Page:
Saturday, October 01, 2005

Reading The New Yorker...

...probably forever, or in my case to the end of my days. I celebrated my birthday last Wednesday. Well, ‘celebrate’ might be too grand a word since I am practicing a kind of magic where birthdays are concerned: If you don’t celebrate, you live forever.

Of course ‘forever’ doesn’t happen, which is why I’ve settled for ‘the end of my days’—see above. But I’ve digressed.

Probably to keep me pacified during my declining years, my wife gave me The New Yorker. No, not a subscription. I mean she gave me the whole New Yorker, 4,109 issues, half a million pages, every cartoon, ad and article starting with the very first issue back on February 21, 1925. All on eight DVDs.

A couple of astonishing things here. First, someone actually had to scan in each of those half million pages. That must have required an iron will on the part of whoever did the job just to avoid looking at all the cartoons, reading an article or two, and popping over to the next cubicle to share some tidbit.

Most astonishing of all is the fact that they still had the four thousand, one hundred and nine copies of The New Yorker. How big a stack is that!

So I did what you’ll do if you ever get every single New Yorker since 1925. You’ll look for the issue nearest your birth date and take a trip in time. In my case there was an issue dated exactly on my birth day: September 28, 1929.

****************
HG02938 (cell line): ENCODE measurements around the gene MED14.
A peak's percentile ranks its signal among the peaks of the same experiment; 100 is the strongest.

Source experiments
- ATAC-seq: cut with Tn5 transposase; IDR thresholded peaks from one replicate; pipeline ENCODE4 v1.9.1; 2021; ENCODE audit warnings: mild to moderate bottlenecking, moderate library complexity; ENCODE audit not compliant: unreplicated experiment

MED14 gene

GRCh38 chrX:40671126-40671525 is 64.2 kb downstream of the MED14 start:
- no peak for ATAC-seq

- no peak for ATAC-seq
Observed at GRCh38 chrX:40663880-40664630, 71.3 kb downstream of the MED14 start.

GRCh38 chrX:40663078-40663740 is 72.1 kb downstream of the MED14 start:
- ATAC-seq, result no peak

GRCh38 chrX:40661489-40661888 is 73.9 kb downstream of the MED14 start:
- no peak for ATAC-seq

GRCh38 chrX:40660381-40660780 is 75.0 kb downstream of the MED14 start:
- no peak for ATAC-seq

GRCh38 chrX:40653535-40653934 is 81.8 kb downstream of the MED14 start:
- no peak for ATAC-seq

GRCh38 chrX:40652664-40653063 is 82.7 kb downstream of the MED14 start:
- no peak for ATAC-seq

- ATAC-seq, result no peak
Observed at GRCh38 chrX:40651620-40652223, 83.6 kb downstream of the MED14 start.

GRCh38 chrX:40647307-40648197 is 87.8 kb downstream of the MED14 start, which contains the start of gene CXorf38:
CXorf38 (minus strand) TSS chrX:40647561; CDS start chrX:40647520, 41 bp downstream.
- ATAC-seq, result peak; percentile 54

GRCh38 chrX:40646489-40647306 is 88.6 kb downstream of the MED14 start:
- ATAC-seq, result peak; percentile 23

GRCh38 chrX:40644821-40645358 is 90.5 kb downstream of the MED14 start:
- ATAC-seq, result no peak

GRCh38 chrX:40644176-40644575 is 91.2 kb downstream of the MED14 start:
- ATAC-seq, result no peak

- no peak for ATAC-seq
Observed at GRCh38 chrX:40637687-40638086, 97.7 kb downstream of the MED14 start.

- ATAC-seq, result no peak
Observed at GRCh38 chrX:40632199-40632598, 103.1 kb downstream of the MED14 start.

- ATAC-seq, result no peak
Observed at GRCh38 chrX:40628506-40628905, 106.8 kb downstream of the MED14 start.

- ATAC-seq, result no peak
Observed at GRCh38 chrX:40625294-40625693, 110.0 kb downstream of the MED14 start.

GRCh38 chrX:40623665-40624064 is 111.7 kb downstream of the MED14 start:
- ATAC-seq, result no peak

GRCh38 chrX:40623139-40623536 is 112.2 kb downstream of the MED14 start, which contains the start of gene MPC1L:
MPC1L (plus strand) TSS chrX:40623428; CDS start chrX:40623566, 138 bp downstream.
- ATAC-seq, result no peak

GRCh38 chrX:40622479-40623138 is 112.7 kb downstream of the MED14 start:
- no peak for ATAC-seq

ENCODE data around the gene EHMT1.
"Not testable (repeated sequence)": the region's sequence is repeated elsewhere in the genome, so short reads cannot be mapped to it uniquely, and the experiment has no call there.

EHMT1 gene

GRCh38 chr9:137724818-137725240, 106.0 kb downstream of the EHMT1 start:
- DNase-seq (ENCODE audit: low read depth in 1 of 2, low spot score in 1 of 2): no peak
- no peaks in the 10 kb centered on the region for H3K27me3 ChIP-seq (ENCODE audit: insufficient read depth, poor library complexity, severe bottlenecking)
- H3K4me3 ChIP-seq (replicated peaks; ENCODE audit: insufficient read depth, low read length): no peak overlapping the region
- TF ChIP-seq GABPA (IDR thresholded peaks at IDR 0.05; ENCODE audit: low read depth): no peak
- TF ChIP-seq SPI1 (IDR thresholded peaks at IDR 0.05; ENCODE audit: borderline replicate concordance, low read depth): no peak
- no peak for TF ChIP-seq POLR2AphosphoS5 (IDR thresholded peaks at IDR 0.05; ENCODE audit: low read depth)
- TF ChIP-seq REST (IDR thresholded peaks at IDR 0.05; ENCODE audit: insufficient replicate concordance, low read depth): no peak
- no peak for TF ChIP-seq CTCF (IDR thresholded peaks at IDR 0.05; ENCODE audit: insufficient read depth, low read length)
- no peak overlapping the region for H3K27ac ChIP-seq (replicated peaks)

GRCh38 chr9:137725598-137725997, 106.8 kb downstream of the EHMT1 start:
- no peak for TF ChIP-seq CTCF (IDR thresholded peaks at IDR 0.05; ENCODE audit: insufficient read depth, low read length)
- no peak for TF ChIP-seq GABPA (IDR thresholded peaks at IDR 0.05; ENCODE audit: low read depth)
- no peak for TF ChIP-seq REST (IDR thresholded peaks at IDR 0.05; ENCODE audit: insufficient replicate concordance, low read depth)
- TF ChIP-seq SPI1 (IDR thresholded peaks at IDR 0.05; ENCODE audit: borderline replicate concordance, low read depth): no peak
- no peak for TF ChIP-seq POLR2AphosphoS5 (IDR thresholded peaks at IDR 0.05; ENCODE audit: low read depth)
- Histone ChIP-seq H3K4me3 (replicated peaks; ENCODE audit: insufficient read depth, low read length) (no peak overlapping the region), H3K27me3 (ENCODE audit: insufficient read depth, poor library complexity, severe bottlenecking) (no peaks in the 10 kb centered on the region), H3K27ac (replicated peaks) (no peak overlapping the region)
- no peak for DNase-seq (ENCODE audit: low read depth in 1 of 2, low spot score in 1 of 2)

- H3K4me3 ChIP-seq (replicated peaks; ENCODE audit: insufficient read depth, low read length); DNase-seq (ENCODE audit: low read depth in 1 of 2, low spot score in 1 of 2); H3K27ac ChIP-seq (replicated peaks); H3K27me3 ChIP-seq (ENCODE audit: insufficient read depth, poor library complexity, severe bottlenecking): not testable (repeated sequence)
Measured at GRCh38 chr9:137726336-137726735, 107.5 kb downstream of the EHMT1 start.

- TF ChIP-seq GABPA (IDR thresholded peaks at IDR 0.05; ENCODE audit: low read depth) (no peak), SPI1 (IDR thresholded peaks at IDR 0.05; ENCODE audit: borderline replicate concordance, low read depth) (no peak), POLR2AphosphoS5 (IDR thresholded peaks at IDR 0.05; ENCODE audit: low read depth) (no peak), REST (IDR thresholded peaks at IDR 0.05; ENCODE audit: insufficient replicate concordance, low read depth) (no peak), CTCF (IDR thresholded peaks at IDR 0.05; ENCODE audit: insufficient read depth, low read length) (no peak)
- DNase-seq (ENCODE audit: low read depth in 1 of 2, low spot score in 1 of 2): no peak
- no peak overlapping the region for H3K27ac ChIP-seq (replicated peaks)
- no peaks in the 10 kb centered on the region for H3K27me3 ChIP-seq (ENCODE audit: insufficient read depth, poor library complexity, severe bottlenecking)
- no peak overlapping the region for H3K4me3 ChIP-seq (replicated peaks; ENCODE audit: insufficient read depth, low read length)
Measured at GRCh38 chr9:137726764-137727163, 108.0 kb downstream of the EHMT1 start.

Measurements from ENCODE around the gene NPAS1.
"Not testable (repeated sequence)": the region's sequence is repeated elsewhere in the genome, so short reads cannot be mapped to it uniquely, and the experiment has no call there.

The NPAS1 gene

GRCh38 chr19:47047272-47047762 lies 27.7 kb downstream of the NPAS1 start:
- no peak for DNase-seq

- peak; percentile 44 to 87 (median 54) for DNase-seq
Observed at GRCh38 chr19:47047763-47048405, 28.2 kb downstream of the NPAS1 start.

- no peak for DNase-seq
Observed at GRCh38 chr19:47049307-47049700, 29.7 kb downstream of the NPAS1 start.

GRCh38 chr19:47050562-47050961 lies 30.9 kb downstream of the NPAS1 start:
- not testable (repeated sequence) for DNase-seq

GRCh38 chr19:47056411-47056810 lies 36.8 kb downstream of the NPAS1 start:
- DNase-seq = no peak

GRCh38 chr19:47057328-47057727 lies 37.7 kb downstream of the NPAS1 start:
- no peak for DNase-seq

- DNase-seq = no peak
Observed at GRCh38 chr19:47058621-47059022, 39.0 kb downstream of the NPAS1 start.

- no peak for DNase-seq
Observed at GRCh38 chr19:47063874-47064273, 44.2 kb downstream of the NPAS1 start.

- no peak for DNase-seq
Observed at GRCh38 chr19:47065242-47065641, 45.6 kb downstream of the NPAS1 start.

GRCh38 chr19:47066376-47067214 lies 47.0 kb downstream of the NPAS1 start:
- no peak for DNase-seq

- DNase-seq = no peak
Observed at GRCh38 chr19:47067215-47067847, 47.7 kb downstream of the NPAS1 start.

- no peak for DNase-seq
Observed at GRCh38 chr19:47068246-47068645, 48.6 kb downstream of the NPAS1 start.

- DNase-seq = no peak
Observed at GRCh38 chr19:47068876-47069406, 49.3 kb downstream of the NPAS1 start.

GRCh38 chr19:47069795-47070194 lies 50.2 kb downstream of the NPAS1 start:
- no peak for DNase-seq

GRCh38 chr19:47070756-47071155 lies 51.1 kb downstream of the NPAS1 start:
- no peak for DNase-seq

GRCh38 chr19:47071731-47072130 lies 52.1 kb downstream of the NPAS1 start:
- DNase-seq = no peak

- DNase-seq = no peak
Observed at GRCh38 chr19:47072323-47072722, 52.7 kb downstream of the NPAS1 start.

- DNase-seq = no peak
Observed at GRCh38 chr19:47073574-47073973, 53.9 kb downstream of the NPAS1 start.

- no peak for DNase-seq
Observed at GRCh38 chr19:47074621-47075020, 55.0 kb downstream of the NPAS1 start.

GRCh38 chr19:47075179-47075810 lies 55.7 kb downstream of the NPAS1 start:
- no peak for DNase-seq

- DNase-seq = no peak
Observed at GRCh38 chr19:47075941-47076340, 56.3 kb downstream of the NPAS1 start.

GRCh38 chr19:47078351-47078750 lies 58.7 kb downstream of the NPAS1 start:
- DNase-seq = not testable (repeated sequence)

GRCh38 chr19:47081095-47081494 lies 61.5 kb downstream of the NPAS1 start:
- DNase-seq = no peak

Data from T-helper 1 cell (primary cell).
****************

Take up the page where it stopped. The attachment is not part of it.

If I had been my mother or father I could have gone to the movies to see Ronald Coleman in "Bulldog Drumond," (all movies in the listing talkies unless otherwise noted.) It was also reported that the Radio Corporation was about to offer more than 18 months away. And if Dad had just a tad more than seventeen hundred dollars he could have bought a top-of-the-line luxury Marmon straight eight town car.


We are busy throwing away stuff. We have to because we are launching into home improvement and that means reducing our living room, dining room, three closets and a hall down to the bare walls for the tile guys. This effectively cuts our home into three parts, leaving the kitchen at one end of the house and the two bedrooms (one of which is a home office) at the other end separated by newly set tile that can’t be walked on for a day.

We will throw ourselves on the mercy of a neighbor, who has agreed to take us and our two cats. (The cats, incidentally, will surely be badly spooked by the noise of hammering up all the old tile.) More about this later.

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